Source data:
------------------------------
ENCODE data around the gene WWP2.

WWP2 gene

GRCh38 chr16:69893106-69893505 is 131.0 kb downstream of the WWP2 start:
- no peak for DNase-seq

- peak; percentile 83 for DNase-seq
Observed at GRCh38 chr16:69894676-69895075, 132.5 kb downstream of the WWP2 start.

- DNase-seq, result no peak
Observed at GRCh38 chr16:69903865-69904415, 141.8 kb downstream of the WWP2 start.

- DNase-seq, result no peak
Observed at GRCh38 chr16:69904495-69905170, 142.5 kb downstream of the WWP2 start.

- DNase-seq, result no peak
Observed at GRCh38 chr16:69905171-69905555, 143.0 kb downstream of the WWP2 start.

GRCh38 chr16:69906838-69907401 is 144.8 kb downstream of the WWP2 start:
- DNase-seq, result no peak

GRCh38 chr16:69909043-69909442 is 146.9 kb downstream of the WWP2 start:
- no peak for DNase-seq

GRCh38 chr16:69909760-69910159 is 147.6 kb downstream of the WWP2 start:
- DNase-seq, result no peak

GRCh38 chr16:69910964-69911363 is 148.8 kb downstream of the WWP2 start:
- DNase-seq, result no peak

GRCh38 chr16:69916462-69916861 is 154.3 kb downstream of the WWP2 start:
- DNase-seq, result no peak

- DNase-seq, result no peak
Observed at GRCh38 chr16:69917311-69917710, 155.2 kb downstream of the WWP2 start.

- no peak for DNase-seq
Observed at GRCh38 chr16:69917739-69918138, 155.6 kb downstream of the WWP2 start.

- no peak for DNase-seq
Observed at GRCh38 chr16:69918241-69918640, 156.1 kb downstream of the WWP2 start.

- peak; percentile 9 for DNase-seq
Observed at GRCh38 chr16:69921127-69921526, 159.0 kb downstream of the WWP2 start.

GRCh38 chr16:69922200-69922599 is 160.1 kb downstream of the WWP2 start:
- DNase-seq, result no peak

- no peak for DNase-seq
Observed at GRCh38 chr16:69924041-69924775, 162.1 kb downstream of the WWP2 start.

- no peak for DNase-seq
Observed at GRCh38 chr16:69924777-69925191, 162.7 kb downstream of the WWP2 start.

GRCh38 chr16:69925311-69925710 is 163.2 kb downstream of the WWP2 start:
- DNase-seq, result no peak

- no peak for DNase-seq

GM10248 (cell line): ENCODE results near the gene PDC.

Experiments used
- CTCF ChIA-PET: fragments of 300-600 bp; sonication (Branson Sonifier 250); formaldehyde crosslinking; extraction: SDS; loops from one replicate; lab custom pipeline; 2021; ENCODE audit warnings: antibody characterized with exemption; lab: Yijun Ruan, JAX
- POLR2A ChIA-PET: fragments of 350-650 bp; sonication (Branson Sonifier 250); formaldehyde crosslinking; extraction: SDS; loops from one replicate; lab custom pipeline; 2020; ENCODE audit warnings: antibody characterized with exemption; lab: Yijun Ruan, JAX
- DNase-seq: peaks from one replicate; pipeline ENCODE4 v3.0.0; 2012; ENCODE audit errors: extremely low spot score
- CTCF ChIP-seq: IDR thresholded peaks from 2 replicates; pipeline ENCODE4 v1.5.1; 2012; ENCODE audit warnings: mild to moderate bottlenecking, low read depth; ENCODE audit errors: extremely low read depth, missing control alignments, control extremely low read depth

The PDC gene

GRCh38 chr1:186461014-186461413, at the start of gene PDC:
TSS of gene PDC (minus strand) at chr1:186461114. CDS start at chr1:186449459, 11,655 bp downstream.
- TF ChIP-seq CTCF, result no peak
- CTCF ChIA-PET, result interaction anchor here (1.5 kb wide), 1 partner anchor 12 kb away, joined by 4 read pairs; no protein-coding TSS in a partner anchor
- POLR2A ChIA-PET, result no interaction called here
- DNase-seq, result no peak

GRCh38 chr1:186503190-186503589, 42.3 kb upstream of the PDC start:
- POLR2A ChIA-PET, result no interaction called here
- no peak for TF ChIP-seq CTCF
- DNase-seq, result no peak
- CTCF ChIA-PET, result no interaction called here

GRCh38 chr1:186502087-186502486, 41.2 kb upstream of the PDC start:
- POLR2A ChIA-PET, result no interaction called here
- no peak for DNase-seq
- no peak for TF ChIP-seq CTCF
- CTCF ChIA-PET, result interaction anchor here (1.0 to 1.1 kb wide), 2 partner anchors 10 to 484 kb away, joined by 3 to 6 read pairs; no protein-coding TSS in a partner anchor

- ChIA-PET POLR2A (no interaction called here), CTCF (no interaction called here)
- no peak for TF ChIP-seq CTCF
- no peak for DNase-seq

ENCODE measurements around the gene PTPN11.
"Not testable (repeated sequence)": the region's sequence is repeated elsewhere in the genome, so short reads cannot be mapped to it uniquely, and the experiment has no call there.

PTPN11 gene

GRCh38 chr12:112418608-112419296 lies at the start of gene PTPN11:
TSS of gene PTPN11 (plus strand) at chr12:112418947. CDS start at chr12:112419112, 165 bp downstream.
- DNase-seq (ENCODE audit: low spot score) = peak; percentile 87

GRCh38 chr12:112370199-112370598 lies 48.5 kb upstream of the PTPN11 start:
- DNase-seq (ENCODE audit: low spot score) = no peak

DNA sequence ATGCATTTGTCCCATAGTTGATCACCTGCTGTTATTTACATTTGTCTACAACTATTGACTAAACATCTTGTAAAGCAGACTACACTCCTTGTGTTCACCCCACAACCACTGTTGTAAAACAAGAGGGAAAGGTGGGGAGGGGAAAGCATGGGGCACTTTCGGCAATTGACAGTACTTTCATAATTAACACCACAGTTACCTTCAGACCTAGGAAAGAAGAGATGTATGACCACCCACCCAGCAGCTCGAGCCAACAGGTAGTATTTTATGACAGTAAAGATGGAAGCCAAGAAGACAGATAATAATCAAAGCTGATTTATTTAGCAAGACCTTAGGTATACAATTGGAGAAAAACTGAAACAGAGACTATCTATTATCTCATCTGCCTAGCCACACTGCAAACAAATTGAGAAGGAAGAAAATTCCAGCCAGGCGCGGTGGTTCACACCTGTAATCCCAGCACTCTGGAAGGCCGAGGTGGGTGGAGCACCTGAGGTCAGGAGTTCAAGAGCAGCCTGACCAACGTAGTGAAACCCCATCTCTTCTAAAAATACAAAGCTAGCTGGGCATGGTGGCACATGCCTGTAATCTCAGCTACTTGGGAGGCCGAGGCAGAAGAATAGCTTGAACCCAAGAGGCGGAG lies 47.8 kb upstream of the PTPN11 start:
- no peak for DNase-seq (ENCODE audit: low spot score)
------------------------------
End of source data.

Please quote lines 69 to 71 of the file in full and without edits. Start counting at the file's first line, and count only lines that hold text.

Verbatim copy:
GRCh38 chr12:112418608-112419296 lies at the start of gene PTPN11:
TSS of gene PTPN11 (plus strand) at chr12:112418947. CDS start at chr12:112419112, 165 bp downstream.
- DNase-seq (ENCODE audit: low spot score) = peak; percentile 87